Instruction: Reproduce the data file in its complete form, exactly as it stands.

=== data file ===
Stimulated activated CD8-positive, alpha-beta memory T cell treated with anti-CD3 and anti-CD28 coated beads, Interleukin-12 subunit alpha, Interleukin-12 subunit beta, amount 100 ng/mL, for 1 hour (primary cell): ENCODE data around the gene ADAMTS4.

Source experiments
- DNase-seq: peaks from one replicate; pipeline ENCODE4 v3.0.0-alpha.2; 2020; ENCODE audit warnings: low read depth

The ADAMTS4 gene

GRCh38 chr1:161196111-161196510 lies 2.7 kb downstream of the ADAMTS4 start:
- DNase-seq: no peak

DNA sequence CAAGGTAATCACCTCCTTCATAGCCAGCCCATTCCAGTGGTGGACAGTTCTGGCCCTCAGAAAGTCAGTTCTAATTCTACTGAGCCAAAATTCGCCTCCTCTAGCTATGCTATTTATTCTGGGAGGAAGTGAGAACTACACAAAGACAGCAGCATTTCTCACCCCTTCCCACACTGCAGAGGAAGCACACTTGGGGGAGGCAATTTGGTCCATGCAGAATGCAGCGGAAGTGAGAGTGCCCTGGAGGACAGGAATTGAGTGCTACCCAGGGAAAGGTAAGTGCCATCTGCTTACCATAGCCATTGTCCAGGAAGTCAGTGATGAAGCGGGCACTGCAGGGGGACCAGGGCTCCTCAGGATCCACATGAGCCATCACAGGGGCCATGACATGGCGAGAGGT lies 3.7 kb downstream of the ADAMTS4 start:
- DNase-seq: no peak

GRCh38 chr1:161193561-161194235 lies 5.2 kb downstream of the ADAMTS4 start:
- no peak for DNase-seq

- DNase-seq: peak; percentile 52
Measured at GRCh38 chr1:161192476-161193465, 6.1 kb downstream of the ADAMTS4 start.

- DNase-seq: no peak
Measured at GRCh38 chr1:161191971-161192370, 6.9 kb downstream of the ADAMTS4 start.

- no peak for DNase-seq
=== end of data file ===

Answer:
Stimulated activated CD8-positive, alpha-beta memory T cell treated with anti-CD3 and anti-CD28 coated beads, Interleukin-12 subunit alpha, Interleukin-12 subunit beta, amount 100 ng/mL, for 1 hour (primary cell): ENCODE data around the gene ADAMTS4.

Source experiments
- DNase-seq: peaks from one replicate; pipeline ENCODE4 v3.0.0-alpha.2; 2020; ENCODE audit warnings: low read depth

The ADAMTS4 gene

GRCh38 chr1:161196111-161196510 lies 2.7 kb downstream of the ADAMTS4 start:
- DNase-seq: no peak

DNA sequence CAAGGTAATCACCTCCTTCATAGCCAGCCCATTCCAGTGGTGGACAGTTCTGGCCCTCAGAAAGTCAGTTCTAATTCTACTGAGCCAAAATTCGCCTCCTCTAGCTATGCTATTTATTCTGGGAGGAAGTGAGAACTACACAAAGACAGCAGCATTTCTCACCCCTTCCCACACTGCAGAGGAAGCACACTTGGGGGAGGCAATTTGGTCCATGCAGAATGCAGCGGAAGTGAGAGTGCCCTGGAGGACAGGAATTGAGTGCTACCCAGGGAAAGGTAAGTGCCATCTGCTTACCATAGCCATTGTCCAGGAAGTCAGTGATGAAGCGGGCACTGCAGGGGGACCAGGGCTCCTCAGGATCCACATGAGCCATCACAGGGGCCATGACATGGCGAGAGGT lies 3.7 kb downstream of the ADAMTS4 start:
- DNase-seq: no peak

GRCh38 chr1:161193561-161194235 lies 5.2 kb downstream of the ADAMTS4 start:
- no peak for DNase-seq

- DNase-seq: peak; percentile 52
Measured at GRCh38 chr1:161192476-161193465, 6.1 kb downstream of the ADAMTS4 start.

- DNase-seq: no peak
Measured at GRCh38 chr1:161191971-161192370, 6.9 kb downstream of the ADAMTS4 start.

- no peak for DNase-seq